After decades of listening to his patrons' life stories, a bartender shares his own in the first of French author Fabre's novels to be published in the United States. Pierre has been at Le Cercle, a cafe in the Parisian suburb of Asnieres, for eight years. Before that, the 56-year-old tended bar at several other places, fell in love a few times, married and divorced once. He now lives alone and sometimes wonders if he will ever have another woman. The conscientious worker has little time to dwell on private matters, however, because Sabrina, Le Cercle's waitress, is out sick with the flu. Henri, the cafe's owner, has hired a temporary waitress. When she arrives, Pierre is relieved to see that she is good at her job. Despite Sabrina's absence, the day will be just like other days, Pierre thinks. Then Pierre's boss slips out the back door and things get complicated. Henri's wife Isabelle believes he is having an affair with Sabrina; he has strayed before. But when Pierre borrows Isabelle's Audi to help resolve the crisis, he finds that Sabrina really is sick, and Henri is not there. With this low-key material, Fabre eloquently conveys the wisdom of a man forever in the background, observing the lives of others. When Isabella closes the cafe, Pierre is left wondering how much longer he will need to keep working before he can claim his pension. Simply and elegantly captures the dignity of a day's work, the humanity of friendship and the loneliness of aging.

Product Details

ISBN-13:
9780977857692
Publisher:
Steerforth Press
Publication date:
01/21/2008
Pages:
117
Sales rank:
975,060
Product dimensions:
5.52(w) x 6.49(h) x 0.39(d)

Read an Excerpt

The waitress was new here. She came out of the underpass and hurried down the sidewalk, very businesslike, keeping to herself, as tall as me even in flat-heeled shoes. Maybe forty years old? That’s not the kind of thing you can ask a lady. She had a sort of flesh-pink makeup on her eyelids, she must have spent a long time getting ready. I didn’t look too closely at her shoes, the way I usually do to size someone up, because I had a feeling she’d seen some rough times, and there was no point overdoing it. And I’ve seen some rough times too, I tell myself now and then, but I’m not even sure it’s true. The sky was all cloudy. Sometimes, on gray days like this, you can see why you’re here, in a café like Le Cercle. People come in to get out of the weather, they have a drink, and then they go on their way.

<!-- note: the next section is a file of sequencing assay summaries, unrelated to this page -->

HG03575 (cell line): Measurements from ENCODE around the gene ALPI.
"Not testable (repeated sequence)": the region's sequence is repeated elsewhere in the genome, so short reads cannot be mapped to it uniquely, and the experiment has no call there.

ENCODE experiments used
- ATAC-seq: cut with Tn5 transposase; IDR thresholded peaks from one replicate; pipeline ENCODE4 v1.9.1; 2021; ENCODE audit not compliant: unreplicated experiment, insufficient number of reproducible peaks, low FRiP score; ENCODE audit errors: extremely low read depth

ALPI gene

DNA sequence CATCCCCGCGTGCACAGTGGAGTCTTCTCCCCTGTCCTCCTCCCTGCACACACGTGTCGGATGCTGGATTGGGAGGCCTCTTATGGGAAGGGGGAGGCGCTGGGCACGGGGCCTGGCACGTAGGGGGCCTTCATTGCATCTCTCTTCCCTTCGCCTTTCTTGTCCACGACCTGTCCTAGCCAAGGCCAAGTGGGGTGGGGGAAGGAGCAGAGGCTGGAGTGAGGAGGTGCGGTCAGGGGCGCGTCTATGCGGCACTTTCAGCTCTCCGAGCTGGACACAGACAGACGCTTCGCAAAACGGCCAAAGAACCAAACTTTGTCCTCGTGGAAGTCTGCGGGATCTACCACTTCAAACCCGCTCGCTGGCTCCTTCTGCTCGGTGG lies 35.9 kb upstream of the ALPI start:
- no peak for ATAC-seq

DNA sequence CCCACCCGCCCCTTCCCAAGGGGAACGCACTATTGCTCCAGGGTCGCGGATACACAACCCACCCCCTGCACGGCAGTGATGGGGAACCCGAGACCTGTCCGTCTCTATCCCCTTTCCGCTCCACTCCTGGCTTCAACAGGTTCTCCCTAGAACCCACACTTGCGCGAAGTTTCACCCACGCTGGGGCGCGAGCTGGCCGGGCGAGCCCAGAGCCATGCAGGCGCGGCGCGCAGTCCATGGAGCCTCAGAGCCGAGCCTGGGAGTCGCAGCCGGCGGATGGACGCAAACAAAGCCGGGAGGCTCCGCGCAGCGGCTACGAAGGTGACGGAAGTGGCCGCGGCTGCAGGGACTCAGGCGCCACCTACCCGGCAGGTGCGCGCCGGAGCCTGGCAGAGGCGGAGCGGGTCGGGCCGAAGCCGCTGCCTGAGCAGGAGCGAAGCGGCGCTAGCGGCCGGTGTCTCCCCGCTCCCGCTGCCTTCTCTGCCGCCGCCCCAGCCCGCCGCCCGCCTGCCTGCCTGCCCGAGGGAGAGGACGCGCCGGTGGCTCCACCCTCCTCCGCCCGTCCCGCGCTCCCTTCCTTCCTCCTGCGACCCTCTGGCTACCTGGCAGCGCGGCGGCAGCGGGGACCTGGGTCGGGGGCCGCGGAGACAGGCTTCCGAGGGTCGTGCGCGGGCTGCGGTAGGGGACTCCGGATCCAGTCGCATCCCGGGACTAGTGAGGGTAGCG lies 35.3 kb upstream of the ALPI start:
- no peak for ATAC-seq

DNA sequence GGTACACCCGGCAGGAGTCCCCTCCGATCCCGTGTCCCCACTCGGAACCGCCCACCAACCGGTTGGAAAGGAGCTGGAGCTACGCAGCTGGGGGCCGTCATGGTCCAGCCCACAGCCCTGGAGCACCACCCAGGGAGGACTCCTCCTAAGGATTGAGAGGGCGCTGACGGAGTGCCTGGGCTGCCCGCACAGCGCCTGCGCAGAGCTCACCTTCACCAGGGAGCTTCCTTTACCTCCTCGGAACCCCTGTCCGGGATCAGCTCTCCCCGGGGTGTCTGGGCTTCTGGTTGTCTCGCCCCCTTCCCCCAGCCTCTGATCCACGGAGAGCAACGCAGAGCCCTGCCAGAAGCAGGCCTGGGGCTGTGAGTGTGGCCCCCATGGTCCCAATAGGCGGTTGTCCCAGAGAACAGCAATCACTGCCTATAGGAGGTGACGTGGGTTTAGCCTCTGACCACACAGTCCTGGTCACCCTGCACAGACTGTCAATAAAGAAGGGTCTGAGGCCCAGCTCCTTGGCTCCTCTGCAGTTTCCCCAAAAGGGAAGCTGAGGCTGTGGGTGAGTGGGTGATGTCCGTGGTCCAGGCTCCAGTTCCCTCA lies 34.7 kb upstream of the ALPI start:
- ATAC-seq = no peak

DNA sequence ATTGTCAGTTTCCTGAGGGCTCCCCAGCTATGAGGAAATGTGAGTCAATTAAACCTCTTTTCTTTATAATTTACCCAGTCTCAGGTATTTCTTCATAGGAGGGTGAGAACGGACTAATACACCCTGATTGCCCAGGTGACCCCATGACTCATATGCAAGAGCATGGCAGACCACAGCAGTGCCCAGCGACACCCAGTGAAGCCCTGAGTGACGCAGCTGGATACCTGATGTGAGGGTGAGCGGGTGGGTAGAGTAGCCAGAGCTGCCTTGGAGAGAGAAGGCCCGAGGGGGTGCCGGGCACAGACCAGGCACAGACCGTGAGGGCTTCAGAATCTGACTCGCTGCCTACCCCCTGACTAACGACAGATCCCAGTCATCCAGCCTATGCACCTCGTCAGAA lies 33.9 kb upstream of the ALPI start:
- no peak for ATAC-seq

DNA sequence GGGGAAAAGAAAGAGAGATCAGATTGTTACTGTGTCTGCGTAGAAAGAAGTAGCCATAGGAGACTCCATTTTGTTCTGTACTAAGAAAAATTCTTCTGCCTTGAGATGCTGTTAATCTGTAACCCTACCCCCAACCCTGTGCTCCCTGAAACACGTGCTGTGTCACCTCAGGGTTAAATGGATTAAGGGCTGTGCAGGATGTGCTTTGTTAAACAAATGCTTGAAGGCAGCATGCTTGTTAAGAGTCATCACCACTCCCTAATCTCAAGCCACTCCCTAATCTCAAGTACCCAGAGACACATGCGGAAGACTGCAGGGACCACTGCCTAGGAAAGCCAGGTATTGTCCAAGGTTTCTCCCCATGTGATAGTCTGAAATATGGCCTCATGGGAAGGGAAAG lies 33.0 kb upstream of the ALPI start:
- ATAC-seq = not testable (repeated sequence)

Meet the Author

Dominique Fabre possesses a unique voice among contemporary French novelists. Focusing on the lives of individuals on the margins of society, his works combines somber, subdued realism with lyrical perception. In his own words, Fabre "believes in the possibility of showing you genuine beauty, genuine dignity and places or people that have been somehow overlooked." He has produced nine works of fiction over the last decade. In 1995 Maurice Nadeau published Fabre’s first novel, Moi aussi un jour j’irai loin, to much critical acclaim. His Fantômes (Serpent à plumes) received the Marcel Pagnol prize in 2001. The Waitress Was New is his first book to appear in English.

Jordan Stump received the 2001 French-American Foundation’s Translation Prize for his translation of Le Jardin des Plantes by Nobel Prize winner Claude Simon. In 2006, Stump was named Chevalier de l’Ordre des Arts et des Lettres. He has translated the work of Eric Chevillard, Marie Redonnet, Patrick Modiano, Honoré de Balzac, and Jules Verne, among others. He is a professor of French literature at the University of Nebraska.

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The Waitress Was New 4.3 out of 5 based on 0 ratings. 3 reviews.
Anonymous More than 1 year ago
SAHARATEA More than 1 year ago
"I'm only a barman, and when I forget that, the world around me seems like a bunch of different movies running at the same time. There are romance movies and sad movies, and if you pay attention most of their stories start to get all mixed together, till there's no way you can go on telling them to yourself. It's like they're all chasing after each other..." This excerpt shows the complications inherent in the life of the "simple" bartender. Rather than being the nameless face behind the bar, important only in his quick delivery of a cocktail or beer, this novella by Dominique Fabre goes much deeper into the life of a very complex man. The story takes place over only a few days, yet we see, in detail, the conflicts within him and within his profession in the upscale cafe Le Cercle, where he's worked some eight years. There's an abundance of unique characters, from the black-dressed young man who covers his poetry books with paper to hide the contents, to the articulate, kindly man who argues with the Moon and on to the beautiful but betrayed owner's wife. One of the underlying themes appears to be the pathological desire for order that Pierre, our fifty-six year old barman seeks. From his keeping the restaurant functioning to the way he does his laundry, Pierre is the picture of routine efficiency mixed with constant self-analysis. Yet his memories, that flood him often, reveal a past far from the orderly and efficient one he is living now.
Anonymous More than 1 year ago